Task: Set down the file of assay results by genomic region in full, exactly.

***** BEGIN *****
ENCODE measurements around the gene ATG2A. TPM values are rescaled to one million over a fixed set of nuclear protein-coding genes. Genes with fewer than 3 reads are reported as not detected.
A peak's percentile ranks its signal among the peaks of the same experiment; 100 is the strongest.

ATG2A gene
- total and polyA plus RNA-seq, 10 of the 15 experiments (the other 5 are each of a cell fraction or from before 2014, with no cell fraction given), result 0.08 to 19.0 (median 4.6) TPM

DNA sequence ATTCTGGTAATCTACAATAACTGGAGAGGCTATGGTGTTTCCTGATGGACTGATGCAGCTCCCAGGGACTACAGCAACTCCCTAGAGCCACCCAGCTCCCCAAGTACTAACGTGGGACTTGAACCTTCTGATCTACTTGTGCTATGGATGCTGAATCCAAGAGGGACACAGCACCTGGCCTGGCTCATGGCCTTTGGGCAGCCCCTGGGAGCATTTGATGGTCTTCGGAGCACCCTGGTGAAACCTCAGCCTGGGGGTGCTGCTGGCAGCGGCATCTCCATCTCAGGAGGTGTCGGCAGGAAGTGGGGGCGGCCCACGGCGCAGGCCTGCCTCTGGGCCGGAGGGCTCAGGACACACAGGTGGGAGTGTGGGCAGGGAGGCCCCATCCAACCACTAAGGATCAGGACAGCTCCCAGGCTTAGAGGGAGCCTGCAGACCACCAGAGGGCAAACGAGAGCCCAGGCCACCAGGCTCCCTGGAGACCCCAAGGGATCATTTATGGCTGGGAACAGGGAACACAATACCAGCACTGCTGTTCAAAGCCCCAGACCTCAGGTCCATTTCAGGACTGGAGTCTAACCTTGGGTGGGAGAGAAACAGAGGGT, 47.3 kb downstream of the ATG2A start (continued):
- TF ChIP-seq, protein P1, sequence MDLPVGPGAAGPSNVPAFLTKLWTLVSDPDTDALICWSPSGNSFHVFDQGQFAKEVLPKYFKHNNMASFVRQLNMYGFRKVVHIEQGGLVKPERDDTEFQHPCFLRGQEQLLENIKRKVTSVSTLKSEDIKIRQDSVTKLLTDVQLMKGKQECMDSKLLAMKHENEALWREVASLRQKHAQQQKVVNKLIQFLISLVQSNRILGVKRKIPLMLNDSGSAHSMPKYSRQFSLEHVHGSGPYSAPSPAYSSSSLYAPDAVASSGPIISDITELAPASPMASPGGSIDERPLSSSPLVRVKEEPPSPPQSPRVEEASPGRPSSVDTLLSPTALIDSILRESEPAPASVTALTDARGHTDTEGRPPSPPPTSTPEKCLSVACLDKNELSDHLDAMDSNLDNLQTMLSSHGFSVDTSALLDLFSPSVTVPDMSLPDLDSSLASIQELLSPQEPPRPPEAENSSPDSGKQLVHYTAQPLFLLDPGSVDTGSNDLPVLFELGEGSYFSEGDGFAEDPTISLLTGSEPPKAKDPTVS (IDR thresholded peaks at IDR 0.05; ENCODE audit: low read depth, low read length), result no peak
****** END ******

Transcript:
ENCODE measurements around the gene ATG2A. TPM values are rescaled to one million over a fixed set of nuclear protein-coding genes. Genes with fewer than 3 reads are reported as not detected.
A peak's percentile ranks its signal among the peaks of the same experiment; 100 is the strongest.

ATG2A gene
- total and polyA plus RNA-seq, 10 of the 15 experiments (the other 5 are each of a cell fraction or from before 2014, with no cell fraction given), result 0.08 to 19.0 (median 4.6) TPM

DNA sequence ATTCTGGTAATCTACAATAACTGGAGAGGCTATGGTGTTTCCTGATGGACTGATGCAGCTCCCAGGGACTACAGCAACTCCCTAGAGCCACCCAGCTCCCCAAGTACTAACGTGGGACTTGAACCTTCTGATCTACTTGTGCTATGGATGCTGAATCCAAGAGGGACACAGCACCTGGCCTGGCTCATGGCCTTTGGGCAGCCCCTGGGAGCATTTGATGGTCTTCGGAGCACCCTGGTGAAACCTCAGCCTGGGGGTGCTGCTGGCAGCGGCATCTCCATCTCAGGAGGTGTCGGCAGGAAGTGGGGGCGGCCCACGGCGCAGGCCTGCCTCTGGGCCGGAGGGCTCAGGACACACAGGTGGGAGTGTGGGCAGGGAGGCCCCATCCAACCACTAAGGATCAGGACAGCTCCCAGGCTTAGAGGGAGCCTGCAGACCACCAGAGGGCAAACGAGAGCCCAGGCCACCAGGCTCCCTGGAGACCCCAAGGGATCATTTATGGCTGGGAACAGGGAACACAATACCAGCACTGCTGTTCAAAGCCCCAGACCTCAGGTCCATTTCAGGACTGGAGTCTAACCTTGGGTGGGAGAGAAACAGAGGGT, 47.3 kb downstream of the ATG2A start (continued):
- TF ChIP-seq, protein P1, sequence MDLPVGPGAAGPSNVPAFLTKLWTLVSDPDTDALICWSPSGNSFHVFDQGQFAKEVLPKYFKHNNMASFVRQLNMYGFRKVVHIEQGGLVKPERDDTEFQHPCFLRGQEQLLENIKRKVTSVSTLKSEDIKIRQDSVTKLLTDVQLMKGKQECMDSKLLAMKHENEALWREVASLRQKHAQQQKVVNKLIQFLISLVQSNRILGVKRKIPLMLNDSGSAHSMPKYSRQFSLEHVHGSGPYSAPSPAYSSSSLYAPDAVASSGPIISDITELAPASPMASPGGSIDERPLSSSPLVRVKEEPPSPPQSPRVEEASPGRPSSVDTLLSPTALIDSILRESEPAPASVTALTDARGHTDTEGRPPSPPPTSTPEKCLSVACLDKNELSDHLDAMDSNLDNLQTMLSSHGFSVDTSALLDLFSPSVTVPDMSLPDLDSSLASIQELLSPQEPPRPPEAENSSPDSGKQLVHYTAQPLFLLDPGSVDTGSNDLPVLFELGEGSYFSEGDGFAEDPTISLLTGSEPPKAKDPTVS (IDR thresholded peaks at IDR 0.05; ENCODE audit: low read depth, low read length), result no peak